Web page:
• As a buyer, you can generally choose the legal professional, that is in charge of the contract (usually a lawyer or notary). The buyer bears the contract drafting costs. Therefore, choose someone you trust who takes the time to address your questions and concerns.
  • We highly recommend that parties who speak English choose a lawyer (or notary) fluent in English. Furthermore, it is strongly advised to select a legal professional willing to draft a bilingual purchase agreement, ensuring a clear understanding of all contract clauses.
  • Especially for developer-owned properties, the purchase agreements are usually prepared by the seller's law firm (or notary). These agreements are often seller-friendly. It's worthwhile to have a lawyer review and potentially renegotiate the purchase agreement.
  • Pay close attention to the wording of the warranty clause, and ask the contract drafter about its content and consequences, as nuances can make a significant difference.
  • Consider additional costs, especially fees for land register entry (property rights and, if applicable, mortgages), real estate transfer tax, contract drafting costs, notarial certification, etc.

Tips on what Sellers should consider in a Real Estate Purchase Agreement in Austria

Before concluding the purchase agreement, sellers should consider the following:

  • Evaluate the property from a technical and economic perspective in advance. Legal advice may be beneficial. For example, the value of the property could increase if land registry entries are cleared, contracts are terminated, or new contracts are concluded, etc.
  • Consider the tax implications, such as real estate capital gains tax for private sellers, corporate income tax for legal entities, and the choice between share deal and asset deal. Different options can be calculated in advance.

At the conclusion of the purchase agreement, sellers should consider the following points:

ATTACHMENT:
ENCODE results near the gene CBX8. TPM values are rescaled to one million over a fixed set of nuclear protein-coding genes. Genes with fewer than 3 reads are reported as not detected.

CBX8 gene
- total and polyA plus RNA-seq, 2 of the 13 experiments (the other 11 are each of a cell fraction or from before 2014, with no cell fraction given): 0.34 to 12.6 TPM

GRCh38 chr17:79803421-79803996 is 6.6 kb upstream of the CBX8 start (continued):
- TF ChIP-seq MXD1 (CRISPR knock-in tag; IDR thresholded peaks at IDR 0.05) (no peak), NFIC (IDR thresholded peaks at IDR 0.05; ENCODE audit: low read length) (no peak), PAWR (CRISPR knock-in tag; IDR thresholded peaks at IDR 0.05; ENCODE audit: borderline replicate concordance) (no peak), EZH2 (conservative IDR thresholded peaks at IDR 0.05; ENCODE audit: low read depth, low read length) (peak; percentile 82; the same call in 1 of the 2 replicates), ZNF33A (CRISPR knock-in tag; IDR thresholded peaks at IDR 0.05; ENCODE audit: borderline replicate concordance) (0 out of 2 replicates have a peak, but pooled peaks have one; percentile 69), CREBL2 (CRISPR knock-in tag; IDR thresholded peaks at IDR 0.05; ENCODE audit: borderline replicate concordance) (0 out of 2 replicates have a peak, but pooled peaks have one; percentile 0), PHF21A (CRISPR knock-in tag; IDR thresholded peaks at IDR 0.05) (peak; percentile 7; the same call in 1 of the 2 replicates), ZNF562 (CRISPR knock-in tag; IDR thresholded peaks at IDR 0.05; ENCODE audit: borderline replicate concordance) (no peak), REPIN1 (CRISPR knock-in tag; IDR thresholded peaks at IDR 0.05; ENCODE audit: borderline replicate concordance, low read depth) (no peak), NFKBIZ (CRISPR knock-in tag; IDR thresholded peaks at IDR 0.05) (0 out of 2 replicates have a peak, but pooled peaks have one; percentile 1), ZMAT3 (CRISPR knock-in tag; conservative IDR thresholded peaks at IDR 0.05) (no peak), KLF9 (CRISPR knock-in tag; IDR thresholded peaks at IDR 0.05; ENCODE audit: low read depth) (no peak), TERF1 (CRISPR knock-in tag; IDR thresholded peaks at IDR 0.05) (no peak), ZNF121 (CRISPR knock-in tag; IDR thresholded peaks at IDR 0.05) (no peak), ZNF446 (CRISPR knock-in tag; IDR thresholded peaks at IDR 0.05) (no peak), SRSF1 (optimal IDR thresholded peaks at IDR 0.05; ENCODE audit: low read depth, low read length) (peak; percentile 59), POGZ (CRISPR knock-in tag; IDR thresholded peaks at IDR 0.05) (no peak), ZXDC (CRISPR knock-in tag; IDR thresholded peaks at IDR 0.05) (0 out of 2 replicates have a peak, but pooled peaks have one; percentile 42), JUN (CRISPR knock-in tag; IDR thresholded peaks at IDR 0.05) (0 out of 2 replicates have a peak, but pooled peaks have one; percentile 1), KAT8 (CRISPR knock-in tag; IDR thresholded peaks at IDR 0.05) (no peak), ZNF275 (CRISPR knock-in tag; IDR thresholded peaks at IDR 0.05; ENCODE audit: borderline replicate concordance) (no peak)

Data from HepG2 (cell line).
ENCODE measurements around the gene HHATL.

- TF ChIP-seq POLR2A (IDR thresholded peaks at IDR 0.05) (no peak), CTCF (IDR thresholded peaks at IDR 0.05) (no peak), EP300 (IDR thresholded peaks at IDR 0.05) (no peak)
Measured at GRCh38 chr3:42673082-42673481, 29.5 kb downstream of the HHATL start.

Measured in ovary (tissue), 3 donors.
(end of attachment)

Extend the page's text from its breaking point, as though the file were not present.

• When concluding the purchase agreement, pay attention to the buyer's creditworthiness, as far as you can ascertain it. If in doubt, secure yourself legally in the purchase agreement (e.g., through withdrawal rights, deposits, etc.).
  • Be aware that the entire process may be delayed in case of a required approval from land authorities (foreigner land transactions, agricultural land transactions, etc.) or if the buyer relies on external financing. Factor this into the buyer selection process.
  • Transparently and verifiably communicate any defects to avoid warranty and damages processes.
  • When selling, it is mandatory to present an energy certificate (not older than 10 years). It's advisable to obtain this in advance.

Do you have more questions about Austrian real estate law?

Explore our real estate law services for any additional questions about property purchases or sales. We specialize in managing real estate contracts. We can also draft a bilingual agreement, ensuring you understand all clauses. Giving you peace of mind against unforeseen surprises in the future.

Please reach out to our law firm under office@geuer.at or by phone at +43-1-4380072. We look forward to your inquiry.